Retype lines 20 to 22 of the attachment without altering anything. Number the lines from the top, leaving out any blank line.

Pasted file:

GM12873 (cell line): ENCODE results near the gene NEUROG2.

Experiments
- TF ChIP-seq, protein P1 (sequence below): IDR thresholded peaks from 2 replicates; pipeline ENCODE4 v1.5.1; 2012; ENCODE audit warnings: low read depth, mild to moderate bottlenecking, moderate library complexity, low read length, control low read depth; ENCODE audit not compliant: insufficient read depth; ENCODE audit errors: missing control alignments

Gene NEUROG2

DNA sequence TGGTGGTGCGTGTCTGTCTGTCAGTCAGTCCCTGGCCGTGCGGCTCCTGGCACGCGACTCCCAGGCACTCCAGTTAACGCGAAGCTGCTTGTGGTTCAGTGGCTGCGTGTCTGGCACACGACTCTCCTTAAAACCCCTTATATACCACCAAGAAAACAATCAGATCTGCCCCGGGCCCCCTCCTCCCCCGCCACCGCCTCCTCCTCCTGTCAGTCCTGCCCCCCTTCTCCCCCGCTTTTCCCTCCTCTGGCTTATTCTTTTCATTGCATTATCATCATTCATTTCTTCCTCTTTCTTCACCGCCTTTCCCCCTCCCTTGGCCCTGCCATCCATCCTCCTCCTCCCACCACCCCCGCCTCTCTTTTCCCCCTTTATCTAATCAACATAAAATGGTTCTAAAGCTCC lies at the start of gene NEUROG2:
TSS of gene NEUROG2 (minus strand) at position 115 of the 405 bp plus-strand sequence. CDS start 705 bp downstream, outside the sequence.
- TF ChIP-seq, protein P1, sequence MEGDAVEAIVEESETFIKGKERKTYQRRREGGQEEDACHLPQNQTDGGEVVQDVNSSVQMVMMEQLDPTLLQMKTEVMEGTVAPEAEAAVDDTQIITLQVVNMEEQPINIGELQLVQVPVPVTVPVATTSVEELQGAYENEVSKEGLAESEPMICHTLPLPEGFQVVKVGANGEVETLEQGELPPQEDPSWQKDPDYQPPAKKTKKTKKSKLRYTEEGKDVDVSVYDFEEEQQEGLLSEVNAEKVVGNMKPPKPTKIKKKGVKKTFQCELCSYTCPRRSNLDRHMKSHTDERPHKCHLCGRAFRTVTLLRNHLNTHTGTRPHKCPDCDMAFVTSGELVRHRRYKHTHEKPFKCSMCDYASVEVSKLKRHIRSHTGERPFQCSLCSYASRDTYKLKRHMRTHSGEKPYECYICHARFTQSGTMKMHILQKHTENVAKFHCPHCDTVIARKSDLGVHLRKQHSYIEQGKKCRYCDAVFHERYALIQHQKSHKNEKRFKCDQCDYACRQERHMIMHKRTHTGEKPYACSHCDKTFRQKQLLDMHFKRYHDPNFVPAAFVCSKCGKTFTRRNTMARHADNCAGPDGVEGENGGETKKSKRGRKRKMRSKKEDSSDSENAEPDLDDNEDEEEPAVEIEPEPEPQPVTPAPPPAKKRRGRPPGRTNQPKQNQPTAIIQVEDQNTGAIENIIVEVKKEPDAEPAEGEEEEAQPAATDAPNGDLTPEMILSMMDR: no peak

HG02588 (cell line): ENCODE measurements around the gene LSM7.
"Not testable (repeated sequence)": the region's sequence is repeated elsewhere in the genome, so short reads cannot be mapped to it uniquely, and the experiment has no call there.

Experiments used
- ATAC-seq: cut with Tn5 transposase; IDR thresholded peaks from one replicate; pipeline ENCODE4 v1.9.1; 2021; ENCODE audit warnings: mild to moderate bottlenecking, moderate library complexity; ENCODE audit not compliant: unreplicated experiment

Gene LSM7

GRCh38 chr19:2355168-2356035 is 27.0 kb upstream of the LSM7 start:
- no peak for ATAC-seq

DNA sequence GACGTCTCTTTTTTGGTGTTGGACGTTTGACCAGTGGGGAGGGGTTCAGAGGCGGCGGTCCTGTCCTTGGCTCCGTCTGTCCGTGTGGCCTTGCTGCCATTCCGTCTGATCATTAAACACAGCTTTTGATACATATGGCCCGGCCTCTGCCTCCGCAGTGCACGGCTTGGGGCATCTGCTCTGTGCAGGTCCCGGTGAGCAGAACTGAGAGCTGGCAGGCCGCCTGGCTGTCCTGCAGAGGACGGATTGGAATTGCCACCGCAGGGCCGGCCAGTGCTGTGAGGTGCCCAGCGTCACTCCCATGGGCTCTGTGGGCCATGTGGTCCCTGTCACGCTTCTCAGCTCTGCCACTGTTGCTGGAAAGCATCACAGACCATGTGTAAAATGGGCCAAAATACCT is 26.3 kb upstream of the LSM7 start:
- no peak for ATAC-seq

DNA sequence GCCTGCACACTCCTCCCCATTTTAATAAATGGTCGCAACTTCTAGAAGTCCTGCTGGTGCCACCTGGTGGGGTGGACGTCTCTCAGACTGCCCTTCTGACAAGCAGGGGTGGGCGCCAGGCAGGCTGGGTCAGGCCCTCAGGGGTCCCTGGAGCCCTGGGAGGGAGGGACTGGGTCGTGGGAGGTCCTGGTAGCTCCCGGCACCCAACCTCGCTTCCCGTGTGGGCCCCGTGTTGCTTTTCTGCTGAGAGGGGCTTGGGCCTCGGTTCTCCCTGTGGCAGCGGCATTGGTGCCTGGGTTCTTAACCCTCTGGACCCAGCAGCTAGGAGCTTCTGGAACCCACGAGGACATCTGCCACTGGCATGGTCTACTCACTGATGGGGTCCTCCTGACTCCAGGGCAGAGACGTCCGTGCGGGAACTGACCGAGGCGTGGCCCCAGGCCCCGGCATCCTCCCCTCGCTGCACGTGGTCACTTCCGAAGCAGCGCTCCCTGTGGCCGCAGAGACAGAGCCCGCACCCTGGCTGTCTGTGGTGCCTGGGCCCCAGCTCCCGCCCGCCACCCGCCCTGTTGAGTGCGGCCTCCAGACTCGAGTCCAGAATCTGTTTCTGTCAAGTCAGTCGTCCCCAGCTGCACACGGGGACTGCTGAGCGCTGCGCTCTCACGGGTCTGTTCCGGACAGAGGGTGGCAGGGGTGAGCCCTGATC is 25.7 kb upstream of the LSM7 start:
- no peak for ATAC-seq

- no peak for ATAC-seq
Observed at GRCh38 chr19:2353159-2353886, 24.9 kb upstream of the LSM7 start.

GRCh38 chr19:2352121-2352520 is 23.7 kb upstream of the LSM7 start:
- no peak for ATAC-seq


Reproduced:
Observed at GRCh38 chr19:2353159-2353886, 24.9 kb upstream of the LSM7 start.

GRCh38 chr19:2352121-2352520 is 23.7 kb upstream of the LSM7 start:
- no peak for ATAC-seq